But unlike all the others listed here, there’s reason to believe Bannon may also have told the truth to the grand jury, once, possibly relating to his actions involving Erik Prince.

That all may be moot if Barr managed to squelch any Prince investigation while he was negating the Stone and Flynn prosecutions. But he can’t entirely eliminate grand jury testimony.

Bill Barr Deems 11 Months to Charge False Statements, “the Proper Pace”

Last night, in response to Sean Hannity pressuring Billy Barr to be (as Trump stated earlier), “the greatest of all time” with respect to the John Durham investigation, Barr violated DOJ guidelines to reveal there would be a development today (and further developments before the election) in the John Durham investigation.

Perhaps in an attempt to shut down Hannity’s time pressure, Barr said whatever that development was, “the proper pace, as dictated by the facts in this investigation.”

HANNITY: The president said today that he hopes that the Durham report and that you, as attorney general, won’t be politically correct.

I hope that too. Mr. Attorney General, I have spent three years unpeeling the layers of an onion, in terms of premeditated fraud on a FISA court. You have deleted subpoenaed e-mails. You have knowledge we know that they were warned in August of 2016 not to trust that dossier, which was the bulk of information for the FISA warrants.

The sub source in January 2017 confirms, none of that was true, and it was bar talk.

I guess, just as the wheels of justice turn slowly, I feel impatience over it. Can you give us any update?

BARR: Yes, Sean.

Well, first, as to the political correctness, if I was worried about being politically correct, I wouldn’t have joined this administration. As I made clear…

HANNITY: That’s actually a good line, too. OK.

BARR: Yes.

Well, as I made clear, I’m going to call them as I see them. And that’s why I came in. I thought I’m in a — I think I’m in a position to do that.

There are two different things going on, Sean. One, I have said that the American people need to know what actually happened. We need to get the story of what happened in 2016 and ’17 now out. That will be done.

The second aspect of this is, if people cross the line, if people involved in that activity violated the criminal law, they will be charged.

And John Durham is an independent man, highly experienced. And his investigation is pursuing apace. There was some delay because of COVID. But I’m satisfied with the progress.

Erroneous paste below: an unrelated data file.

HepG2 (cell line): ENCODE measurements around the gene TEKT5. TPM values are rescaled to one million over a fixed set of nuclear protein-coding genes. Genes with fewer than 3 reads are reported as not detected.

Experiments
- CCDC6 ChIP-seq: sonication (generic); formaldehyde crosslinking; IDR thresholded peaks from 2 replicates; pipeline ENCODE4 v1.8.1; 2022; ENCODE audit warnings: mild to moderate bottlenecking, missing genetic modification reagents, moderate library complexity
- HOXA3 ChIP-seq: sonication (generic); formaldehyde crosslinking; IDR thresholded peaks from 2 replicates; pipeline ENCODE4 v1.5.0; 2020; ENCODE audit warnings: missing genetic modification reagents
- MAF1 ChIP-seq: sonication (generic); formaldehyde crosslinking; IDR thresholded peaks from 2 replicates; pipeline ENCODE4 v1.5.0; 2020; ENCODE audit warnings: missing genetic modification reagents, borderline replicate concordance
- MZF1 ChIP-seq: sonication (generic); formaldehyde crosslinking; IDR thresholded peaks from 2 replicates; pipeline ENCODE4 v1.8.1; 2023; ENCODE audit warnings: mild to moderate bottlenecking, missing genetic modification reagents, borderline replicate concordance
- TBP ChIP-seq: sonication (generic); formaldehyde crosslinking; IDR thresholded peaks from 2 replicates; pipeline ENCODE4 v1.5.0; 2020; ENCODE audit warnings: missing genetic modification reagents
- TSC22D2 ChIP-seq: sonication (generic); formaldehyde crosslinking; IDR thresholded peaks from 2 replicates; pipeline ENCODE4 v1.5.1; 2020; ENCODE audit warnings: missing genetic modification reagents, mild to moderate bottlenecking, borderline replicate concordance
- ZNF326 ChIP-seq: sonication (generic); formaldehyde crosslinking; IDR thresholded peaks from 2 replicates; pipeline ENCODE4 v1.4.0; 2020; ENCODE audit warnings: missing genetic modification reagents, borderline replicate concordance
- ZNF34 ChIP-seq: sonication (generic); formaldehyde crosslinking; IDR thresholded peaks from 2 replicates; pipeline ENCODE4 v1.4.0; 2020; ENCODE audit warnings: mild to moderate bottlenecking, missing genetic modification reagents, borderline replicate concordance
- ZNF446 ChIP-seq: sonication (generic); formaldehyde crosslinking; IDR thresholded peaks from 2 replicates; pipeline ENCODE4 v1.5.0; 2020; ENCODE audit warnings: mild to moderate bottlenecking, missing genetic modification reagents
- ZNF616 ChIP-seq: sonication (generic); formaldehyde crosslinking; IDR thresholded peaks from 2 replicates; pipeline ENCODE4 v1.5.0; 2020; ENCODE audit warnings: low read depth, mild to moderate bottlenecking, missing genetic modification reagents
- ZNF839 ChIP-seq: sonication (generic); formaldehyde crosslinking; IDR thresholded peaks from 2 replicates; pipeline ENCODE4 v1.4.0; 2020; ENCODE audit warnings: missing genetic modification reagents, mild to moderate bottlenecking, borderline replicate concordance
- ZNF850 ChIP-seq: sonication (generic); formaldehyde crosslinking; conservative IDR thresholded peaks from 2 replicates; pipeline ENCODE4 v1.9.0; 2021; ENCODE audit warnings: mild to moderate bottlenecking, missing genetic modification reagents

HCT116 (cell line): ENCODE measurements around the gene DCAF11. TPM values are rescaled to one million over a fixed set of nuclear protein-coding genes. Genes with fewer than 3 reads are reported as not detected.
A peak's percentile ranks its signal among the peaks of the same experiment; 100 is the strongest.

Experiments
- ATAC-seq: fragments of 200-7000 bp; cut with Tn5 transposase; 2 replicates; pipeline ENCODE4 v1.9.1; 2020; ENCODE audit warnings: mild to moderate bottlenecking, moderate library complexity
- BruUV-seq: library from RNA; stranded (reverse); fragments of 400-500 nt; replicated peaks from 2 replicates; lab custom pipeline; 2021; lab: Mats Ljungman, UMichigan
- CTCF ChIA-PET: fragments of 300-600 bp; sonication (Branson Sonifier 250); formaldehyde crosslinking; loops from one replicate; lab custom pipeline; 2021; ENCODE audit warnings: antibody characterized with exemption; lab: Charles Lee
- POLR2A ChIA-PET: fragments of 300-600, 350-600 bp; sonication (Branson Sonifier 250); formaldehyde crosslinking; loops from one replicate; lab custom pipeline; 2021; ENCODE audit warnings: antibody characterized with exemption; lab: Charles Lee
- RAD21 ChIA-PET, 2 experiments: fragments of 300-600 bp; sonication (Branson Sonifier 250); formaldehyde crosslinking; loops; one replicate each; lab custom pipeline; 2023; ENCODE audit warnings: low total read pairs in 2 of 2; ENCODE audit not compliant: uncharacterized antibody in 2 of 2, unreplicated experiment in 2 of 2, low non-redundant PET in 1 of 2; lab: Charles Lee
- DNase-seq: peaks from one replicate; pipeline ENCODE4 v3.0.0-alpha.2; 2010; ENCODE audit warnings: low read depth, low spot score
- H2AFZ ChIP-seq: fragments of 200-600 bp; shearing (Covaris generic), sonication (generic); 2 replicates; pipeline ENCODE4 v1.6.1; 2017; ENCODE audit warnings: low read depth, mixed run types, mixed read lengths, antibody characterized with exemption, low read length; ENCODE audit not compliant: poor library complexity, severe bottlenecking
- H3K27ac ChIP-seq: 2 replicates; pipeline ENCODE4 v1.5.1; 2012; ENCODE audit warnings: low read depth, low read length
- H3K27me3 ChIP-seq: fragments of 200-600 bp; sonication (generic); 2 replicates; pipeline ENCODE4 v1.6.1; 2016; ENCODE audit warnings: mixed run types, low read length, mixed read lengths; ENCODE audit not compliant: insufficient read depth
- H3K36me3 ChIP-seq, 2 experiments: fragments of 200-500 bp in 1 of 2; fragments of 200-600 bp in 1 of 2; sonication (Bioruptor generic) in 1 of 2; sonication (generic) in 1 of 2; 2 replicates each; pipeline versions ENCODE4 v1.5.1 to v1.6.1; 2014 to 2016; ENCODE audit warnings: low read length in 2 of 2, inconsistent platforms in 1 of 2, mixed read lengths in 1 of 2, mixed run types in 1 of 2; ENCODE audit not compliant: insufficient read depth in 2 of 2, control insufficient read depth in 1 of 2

And I have said there are going to be developments, significant developments, before the election. But we’re not doing this on the election schedule. We’re aware of the election. We’re not going to do anything inappropriate before the election.

But we’re not being dictated to by this schedule. What’s dictating the timing of this are developments in the case. And there will be developments. Tomorrow, there will be a development in the case.

You know, it’s not an earth-shattering development, but it is an indication that things are moving along at the proper pace, as dictated by the facts in this investigation.

That development happened to be the charge of a single False Statements charge against Kevin Clinesmith, the lawyer who altered an email — he said, “to clarify facts for a colleague” — in the Carter Page investigation.

There’s an aspect of the Criminal Information I’ll return to.

But for the moment, consider that Billy Barr has said this Criminal Information, for one count of False Statements, was “moving along at the proper pace.” Per the DOJ IG Report, Clinesmith’s actions were referred to DOJ and FBI in June 2018. That means it has taken DOJ at least 13 months to charge a fairly clearcut false statements case.

[Note: I’ve reread this. DOJ IG referred Clinesmith to FBI for his politicized texts in June 2018. It’s unclear when they referred his alteration of an email. He resigned from FBI on September 21, 2019, so it would have happened before then. I’ve changed the headline accordingly.]

George Papadopoulos was charged, in an investigation that Barr’s boss Donald Trump said was far too long, just over eight months after he lied to the FBI.

Mike Flynn was charged, in an investigation that Trump claims was far too long, just over ten months after he lied to the FBI.

Even in the Roger Stone case, the longest lasting of the investigations into Trump’s flunkies, Mueller charged obstruction just over eight months after Mueller’s team discovered how Stone was threatening Randy Credico and other witnesses.

In short, Billy Barr has now said that the pace Mueller worked at was better than what he thinks is proper.

Billy Barr probably didn’t realize it, but the only thing his politicized Durham investigation has to show thus far is that Trump is wrong when he assails Mueller for the length of his investigation.